Reason. There has to be a reason why people are following this person in your story at the exact moment the story takes place. That reason can be obvious or more internal to you as a writer. But whatever it is, you should recognize it immediately, and often.
Once you've assessed these things, see how they compare to your original version of your character. Are they the same or different? Is it for better or for worse?

For theme, you'll want to check the following:

Purpose of the story. Related to the reason for the character, what are you trying to say with this version of your narrative? This is the core of any theme, so it's what you'll want to look for anytime you're evaluating your story's theme.
Again, check this version of your theme against the original version in your initial idea. Is it same or different, and does that make it better or worse?

It's important to accept that your story could have changed for the better. Assess how your ideal character or theme is different than what you actually wrote, then check to see if the differences are upsetting you because it's not as good as you had hoped, or because it's just different.

If it's the former, write down the changes you need to make to improve your story and make it look like what you initially envisioned.

If it's the latter, then you may need to rethink this new theme or character development and accept it as an evolution of your previous idea.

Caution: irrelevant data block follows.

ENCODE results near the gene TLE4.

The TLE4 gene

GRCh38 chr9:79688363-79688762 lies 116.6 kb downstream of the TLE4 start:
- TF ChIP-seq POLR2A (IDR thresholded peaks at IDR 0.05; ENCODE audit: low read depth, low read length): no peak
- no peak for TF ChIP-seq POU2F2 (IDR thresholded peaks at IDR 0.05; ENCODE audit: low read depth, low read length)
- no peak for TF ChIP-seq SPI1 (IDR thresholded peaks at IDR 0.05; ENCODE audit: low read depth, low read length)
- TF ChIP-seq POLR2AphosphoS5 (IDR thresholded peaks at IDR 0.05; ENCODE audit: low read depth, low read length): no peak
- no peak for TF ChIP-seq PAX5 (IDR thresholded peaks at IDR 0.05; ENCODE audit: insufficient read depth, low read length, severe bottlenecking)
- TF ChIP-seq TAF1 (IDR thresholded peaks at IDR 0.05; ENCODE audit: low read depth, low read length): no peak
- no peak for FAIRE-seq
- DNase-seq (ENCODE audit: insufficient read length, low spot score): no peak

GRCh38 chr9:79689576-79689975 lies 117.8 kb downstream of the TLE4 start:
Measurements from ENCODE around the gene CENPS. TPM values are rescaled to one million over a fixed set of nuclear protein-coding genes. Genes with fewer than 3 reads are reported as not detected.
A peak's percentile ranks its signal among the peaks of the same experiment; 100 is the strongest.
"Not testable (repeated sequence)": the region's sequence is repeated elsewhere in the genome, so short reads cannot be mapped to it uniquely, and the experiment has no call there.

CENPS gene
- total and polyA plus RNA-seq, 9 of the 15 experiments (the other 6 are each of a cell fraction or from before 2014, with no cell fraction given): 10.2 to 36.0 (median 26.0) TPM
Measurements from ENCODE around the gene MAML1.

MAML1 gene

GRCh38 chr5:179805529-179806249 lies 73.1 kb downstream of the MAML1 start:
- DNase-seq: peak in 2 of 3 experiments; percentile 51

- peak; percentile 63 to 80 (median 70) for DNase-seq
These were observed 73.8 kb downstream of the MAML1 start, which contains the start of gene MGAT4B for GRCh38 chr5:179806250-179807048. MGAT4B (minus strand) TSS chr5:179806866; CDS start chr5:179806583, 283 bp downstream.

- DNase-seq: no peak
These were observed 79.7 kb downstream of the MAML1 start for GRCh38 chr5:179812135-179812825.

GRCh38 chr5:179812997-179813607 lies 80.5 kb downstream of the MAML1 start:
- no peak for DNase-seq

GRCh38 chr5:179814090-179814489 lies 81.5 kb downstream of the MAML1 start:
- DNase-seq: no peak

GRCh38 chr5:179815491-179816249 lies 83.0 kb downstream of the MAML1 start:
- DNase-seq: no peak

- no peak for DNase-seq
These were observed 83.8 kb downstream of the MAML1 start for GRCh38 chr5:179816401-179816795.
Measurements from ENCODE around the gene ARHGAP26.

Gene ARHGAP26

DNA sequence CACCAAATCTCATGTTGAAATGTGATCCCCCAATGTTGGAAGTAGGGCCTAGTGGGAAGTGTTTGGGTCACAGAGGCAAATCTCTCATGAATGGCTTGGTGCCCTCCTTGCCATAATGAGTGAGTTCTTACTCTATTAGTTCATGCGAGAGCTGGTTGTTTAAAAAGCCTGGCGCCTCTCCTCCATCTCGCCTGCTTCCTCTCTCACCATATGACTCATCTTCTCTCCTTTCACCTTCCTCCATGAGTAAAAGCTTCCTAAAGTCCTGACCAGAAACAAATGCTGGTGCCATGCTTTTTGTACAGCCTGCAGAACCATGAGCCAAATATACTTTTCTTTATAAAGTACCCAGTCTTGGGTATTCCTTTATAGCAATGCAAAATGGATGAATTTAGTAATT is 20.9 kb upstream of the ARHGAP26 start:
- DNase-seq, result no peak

Now that you've done big picture edits, you can move onto prose-related edits, especially if you are in later drafts. (I find that for early drafts, I have so much rewriting to do that Step 6 is not even necessary.) These edits are going to vary person-to-person and could stand as a post by itself.  Because style can affect prose in so many ways, it's difficult to list hard and fast rules for editing prose. Below are things to be mindful of, but not things you absolutely should omit:

Filler words
Passive voice
Adverbs connected to "said"
When you edit, if you can wholeheartedly argue a reason for a sentence or paragraph being structured the way it is, keep it. If you can't argue for that sentence or paragraph or even word, then be flexible with cutting it.

Work backward if needed so you can evaluate each sentence on its own for its prose, not for its place in the plot. You can also physically cut out paragraphs or sentences from your printed version and edit each one-by-one. This works because you've already edited structure, character, and theme, so now you can just focus on prose and sentence structure.

Once you've made your own edits, it's time to hand the piece off to 2–3 friends or trusted editors. Try to pick a variety of people, from those who give feedback regularly to those who just read for pleasure, as all these perspectives are important and will help give you a rounded perspective of your work.

Print each person a blank copy of your story and encourage them to write their thoughts on the paper. This way they won't be influenced by anyone else's ideas, or even your own thoughts about the story.

Set a deadline for them to finish reading, otherwise you may find getting notes from them to be difficult. Then, once you get the notes, set a time to potentially discuss their thoughts on the piece. Offer to buy them coffee so you can hear their reaction from them directly.

After you've gotten notes from a few people, you'll want to compare their notes with your own.

Look for a middle ground. Don't sacrifice things you wholeheartedly believe in, but be willing to "kill your darlings" when needed if several friends have pointed out a flaw.